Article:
Amish Shah, President of ALTR Created Diamonds, is the undisputed creator of the lab grown diamond marketplace. After gaining experience, through his family business, in the diamond industry and in fine jewelry at an early age, he joined R & R Grosbard Inc. in New York in 2001 and helped transform it into an international powerhouse.
Ten years later, Amish took over its operations and led a merger with his family business, conceiving R A Riam Group Inc. in New York, which includes ALTR Created Diamonds. As the only vertically integrated diamond house growing, manufacturing, designing, and cutting with the world’s finest artisans to create the purest form of diamonds (type-IIa diamonds) known to man.
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Table of Contents
We are thrilled to have you join us today, welcome to ValiantCEO Magazine’s exclusive interview! Let’s start off with a little introduction. Tell our readers a bit about yourself and your company.
Amish Shah: When you talk about the diamond industry, I was born into it. I’m a third-generation jeweler and my family has been in the business of diamonds and fine jewelry from India since 1933. After nearly 90 years in the business, I get to be the generation that’s taking the history of diamonds and marrying it with the future and fusing it with technology, which is one of the major passions of my life.
After gaining experience, through my family business in the diamond industry and in fine jewelry at an early age, I joined R & R Grosbard Inc. in New York in 2001 where I took over its operations and led a merger with my family business and started ALTR Created Diamonds (www.altr.nyc). As the only vertically integrated diamond enterprise that provides a true end-to-end product, it creates the purest form of diamonds (type-IIa diamonds) known to man.
2020 and 2021 threw a lot of curve balls into business on a global scale. Based on the experience gleaned in the past couple years, how can businesses thrive in 2022? What lessons have you learned?
Amish Shah: COVID had a big learning curve for businesses in every industry. It started quite rough for the luxury segment but ended up being a boon for it in the end. When you think about almost every luxury product, whether they are bags, jewelry, or otherwise they found success.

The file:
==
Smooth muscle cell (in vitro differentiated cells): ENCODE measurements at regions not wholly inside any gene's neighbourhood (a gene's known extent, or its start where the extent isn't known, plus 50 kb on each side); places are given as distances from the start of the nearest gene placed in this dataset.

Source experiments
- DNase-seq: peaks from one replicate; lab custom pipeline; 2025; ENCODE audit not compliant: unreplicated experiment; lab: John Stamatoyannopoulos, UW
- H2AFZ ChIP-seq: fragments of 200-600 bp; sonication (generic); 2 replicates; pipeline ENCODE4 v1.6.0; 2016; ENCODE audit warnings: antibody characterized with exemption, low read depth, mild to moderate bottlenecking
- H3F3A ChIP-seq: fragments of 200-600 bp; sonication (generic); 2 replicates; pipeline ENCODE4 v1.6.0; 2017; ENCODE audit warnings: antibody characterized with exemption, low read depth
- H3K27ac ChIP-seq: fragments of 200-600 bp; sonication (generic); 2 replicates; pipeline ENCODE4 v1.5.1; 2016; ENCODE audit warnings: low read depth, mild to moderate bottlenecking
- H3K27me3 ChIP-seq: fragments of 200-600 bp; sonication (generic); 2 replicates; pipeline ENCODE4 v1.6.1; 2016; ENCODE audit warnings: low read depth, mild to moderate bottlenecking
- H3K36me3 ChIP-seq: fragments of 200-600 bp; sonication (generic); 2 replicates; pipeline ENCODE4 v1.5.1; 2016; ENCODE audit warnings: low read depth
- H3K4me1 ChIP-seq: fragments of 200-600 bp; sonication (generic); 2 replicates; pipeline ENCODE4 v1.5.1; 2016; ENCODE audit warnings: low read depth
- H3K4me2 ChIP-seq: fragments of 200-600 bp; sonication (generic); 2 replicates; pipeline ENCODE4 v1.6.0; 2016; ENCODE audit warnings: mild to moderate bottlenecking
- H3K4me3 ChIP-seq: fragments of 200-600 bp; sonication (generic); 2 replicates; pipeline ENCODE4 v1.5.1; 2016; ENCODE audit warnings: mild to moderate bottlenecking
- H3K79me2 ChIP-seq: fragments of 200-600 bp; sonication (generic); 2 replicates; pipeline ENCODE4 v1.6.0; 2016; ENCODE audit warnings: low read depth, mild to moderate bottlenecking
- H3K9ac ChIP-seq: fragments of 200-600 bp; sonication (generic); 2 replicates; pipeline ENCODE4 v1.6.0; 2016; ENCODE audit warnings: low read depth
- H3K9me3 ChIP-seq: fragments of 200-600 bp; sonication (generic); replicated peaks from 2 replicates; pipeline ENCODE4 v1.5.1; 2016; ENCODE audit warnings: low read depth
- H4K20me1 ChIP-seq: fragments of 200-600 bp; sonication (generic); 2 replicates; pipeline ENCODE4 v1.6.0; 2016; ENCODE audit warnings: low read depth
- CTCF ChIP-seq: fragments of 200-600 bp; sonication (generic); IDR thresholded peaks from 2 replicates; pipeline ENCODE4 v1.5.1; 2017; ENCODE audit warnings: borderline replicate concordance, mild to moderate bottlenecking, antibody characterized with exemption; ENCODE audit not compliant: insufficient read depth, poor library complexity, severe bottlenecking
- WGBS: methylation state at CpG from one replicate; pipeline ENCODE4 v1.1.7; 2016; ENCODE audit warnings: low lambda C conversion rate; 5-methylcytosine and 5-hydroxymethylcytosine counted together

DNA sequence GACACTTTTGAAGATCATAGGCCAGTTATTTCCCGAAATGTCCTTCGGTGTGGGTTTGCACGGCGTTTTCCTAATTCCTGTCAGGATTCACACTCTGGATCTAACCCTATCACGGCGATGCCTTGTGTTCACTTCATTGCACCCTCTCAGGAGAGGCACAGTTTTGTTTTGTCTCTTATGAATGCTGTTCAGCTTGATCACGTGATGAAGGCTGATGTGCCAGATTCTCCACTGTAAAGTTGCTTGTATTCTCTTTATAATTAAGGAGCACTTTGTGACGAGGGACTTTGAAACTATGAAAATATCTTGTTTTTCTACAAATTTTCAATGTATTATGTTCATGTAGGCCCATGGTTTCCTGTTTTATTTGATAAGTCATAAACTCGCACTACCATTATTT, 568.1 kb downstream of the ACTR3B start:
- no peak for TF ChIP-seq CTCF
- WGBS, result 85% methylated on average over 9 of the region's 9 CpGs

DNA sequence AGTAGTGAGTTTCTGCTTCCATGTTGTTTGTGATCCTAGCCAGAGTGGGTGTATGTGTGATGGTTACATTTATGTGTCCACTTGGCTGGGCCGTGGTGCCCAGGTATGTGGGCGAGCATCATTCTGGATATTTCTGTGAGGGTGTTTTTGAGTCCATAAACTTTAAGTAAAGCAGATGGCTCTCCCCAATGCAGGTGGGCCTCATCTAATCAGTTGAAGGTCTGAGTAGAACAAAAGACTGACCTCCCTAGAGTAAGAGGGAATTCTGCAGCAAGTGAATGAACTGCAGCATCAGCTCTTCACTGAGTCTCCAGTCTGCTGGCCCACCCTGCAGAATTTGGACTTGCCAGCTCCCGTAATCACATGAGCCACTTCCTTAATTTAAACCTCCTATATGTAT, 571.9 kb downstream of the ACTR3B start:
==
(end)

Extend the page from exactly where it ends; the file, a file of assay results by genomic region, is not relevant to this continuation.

Of course, certain accessories that weren’t used every day did take a big hit, but at the end of the day the revenge shopping that happened 12 months post Covid in 2021 paid off multiple times over. The lessons companies should have learned over the last 24 months are to ensure that they are synced with their consumers and making sure their business is stable.
A significant element we saw during Covid that is seldom discussed are companies with a long-term vision who took care of their employees. When you look at the IP of any company, the employees are one of if not the most important IP. So, during COVID we made the decision as a group to hold onto our employees even during the roughest patch of the pandemic. This lesson was driven home further after seeing companies that let go of their people and didn’t take care of them are now struggling. Another major lesson has been to understand your consumer.
The consumer today, if you look at pre and post Covid is a much more responsible consumer. This trend has been steadily increasing over the last five years, however in the last 24 months there has been a substantial surge towards being socially, environmentally, and economically responsible. So, brands and companies must align themselves to the values of their consumer if they want to not only retain them but also grow their confidence.
The pandemic seems to keep on disrupting the economy, what should businesses focus on in 2022? What advice would you share?
Amish Shah: COVID taught us social values. We were racing to work and doing so many things that took us far from our families and loved ones. Covid raised the value of relationships in life, and motivated people to spend more time with loved ones when it used to only be an afterthought.
This shift of social behavior is very important for companies and brands as they work on their communication and marketing. The environmental values go for the consumer today goes without saying. I don’t know of any consumer that is not conscious about the experiences and the products they consume. Whether it is a plastic bag or what they eat, drink, or wear. Hence, it is important to be a part of that movement.